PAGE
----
Mitsubishi compensates Chinese Forced Labor during WWII

Mitsubishi Materials Corp. is in the final stages of setting up a fund that will be used to pay compensation to thousands of Chinese people forced to labor in Japan during World War II, it was learned Sunday.

 

The fund represents the final hurdle in a settlement that the Japanese company reached with the main groups of Chinese claimants in June 2016. Under the agreement, Mitsubishi Materials will pay 100,000 yuan (about $15,000) to each of the victims and their families.

photo credit to: http://english.hani.co.kr

In accordance with the settlement, the fund will manage the money paid from the company to the 3,765 victims, and confirm eligibility for bereaved families with inheritance rights.

 

The company aims to have the fund up and running by the end of the current year, which marks the 40th anniversary of the peace and friendship treaty between Japan and China, according to sources close to the arrangements.

 

The fund, to be called the Historical Human Rights Peace Fund, will be jointly launched by Japan and China, the sources also said. Given the number of  victims, the total settlement will reach into tens of millions of dollars.

 

Those from China forced to work in Japan by Mitsubishi Materials, which was known at the time as Mitsubishi Mining Corp., labored at coal mines. They were among some 39,000 Chinese nationals brought to the country against their will between 1943 and 1945 in line with a Japanese government decision to use them to compensate for a shortage of domestic labor.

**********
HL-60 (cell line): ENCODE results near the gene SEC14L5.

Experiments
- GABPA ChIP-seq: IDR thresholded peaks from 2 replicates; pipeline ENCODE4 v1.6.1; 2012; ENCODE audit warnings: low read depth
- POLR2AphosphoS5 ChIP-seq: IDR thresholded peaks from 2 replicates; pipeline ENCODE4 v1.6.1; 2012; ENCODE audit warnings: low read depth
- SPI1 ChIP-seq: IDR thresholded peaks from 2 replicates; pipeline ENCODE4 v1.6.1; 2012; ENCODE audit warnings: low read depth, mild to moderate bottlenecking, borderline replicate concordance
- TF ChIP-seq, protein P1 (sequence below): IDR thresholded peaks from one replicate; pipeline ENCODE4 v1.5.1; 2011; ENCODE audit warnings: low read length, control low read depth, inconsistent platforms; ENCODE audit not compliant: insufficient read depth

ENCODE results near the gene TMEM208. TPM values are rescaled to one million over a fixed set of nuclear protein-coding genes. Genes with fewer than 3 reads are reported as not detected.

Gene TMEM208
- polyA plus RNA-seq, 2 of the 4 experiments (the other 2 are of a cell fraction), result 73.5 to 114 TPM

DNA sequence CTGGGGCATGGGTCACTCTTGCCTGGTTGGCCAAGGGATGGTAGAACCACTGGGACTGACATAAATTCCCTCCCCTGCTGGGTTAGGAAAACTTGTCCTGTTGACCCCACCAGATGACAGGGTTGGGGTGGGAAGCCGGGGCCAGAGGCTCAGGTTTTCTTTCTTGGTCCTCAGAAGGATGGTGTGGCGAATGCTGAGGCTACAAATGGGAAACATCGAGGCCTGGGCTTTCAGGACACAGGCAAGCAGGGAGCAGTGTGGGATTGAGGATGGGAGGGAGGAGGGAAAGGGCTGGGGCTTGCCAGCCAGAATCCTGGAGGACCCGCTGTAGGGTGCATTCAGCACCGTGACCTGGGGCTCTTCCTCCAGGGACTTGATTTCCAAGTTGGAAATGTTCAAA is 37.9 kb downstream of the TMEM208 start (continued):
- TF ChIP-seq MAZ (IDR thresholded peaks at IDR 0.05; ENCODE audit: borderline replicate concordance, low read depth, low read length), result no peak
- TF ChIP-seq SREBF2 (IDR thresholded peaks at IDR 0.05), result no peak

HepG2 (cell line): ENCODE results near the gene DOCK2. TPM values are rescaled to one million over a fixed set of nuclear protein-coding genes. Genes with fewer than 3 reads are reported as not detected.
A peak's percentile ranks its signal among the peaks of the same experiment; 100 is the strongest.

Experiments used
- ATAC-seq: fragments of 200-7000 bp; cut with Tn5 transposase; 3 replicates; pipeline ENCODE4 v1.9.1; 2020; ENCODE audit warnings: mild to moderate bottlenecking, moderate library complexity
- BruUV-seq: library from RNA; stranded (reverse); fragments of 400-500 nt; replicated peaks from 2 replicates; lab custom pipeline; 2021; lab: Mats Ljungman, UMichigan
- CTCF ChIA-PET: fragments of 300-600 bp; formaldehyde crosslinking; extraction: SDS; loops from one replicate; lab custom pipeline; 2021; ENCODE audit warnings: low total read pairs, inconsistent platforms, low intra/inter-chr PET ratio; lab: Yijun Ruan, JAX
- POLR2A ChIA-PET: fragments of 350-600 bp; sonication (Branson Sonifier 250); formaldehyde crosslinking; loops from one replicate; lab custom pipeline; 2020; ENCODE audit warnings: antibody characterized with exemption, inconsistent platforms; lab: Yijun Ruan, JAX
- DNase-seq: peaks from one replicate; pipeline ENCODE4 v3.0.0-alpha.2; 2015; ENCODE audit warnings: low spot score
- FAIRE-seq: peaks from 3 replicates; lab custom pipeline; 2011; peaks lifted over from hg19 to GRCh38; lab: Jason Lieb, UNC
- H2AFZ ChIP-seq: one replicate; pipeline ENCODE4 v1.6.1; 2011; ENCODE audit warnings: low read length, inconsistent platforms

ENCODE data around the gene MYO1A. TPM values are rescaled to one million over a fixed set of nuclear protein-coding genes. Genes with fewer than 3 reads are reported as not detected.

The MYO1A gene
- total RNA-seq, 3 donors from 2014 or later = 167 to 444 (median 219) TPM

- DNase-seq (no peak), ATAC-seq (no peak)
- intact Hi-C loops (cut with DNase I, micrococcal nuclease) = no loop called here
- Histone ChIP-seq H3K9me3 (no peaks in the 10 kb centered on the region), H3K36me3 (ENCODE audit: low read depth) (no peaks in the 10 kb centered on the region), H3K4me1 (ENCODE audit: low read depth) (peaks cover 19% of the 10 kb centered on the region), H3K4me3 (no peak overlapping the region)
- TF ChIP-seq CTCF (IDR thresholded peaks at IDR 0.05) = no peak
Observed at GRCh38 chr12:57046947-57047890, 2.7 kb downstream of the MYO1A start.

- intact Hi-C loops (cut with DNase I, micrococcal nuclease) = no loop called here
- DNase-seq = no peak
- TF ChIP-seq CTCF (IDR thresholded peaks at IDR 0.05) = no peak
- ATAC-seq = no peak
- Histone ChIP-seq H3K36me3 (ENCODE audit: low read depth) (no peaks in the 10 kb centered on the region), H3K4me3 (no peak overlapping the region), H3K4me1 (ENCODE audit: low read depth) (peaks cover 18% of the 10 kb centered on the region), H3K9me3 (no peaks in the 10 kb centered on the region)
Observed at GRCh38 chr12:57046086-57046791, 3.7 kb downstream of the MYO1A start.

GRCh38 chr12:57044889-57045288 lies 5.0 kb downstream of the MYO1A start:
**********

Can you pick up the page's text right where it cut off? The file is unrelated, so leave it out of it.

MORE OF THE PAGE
Due to deprivation and the conditions of their work, 6,830 of them died. Starting in the 1990s, Chinese survivors of forced labor and their families filed a series of compensation lawsuits against the Japanese government and firms involved.

 

So far, Mitsubishi Materials has paid compensation to around 10 survivors. But as an organization to handle investigations regarding inheritance rights has yet to be established, no payments have been made to bereaved families.

 

In South Korea last week, the Supreme Court upheld a lower court decision that ordered a Japanese steel firm to pay compensation to former forced laborers. The development brings into sharp contrast the differing approaches to wartime compensation in China and South Korea.

 

Reference: Mitsubishi Materials near to finalizing compensation fund for wartime forced labor in China

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